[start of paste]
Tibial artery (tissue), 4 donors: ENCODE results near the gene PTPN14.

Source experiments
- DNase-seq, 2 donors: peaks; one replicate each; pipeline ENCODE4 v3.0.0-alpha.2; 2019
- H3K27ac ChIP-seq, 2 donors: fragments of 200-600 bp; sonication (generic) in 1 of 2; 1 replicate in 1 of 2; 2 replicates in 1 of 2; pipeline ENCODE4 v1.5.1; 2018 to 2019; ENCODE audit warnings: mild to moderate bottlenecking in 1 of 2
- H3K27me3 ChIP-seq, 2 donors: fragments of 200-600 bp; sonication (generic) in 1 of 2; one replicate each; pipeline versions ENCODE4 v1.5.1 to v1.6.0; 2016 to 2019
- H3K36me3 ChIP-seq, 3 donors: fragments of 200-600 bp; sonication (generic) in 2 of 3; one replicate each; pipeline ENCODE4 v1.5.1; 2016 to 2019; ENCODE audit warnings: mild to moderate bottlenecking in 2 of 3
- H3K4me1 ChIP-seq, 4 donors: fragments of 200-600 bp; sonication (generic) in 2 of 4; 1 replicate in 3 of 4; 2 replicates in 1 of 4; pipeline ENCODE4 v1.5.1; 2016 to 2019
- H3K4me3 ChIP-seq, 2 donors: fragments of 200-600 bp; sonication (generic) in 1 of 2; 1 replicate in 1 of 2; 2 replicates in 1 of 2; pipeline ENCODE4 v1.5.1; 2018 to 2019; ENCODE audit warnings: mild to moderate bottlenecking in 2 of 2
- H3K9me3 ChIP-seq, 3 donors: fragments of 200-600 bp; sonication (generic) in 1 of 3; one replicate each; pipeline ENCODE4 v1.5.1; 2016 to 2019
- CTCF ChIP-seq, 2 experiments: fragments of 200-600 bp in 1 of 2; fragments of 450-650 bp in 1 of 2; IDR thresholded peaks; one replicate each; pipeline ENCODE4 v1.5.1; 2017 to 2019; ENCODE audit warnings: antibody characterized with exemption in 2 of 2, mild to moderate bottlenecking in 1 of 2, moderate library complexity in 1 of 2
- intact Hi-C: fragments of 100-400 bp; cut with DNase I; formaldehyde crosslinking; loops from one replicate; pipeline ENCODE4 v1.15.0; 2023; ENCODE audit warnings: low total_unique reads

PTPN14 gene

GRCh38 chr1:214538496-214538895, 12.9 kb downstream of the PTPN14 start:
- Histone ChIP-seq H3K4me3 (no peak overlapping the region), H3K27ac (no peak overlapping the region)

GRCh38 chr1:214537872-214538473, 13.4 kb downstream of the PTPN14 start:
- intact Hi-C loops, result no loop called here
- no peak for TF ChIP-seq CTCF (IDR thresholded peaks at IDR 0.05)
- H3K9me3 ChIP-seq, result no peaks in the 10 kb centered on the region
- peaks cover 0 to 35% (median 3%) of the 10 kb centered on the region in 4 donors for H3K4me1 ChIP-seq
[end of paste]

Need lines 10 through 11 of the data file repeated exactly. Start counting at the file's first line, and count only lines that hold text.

- CTCF ChIP-seq, 2 experiments: fragments of 200-600 bp in 1 of 2; fragments of 450-650 bp in 1 of 2; IDR thresholded peaks; one replicate each; pipeline ENCODE4 v1.5.1; 2017 to 2019; ENCODE audit warnings: antibody characterized with exemption in 2 of 2, mild to moderate bottlenecking in 1 of 2, moderate library complexity in 1 of 2
- intact Hi-C: fragments of 100-400 bp; cut with DNase I; formaldehyde crosslinking; loops from one replicate; pipeline ENCODE4 v1.15.0; 2023; ENCODE audit warnings: low total_unique reads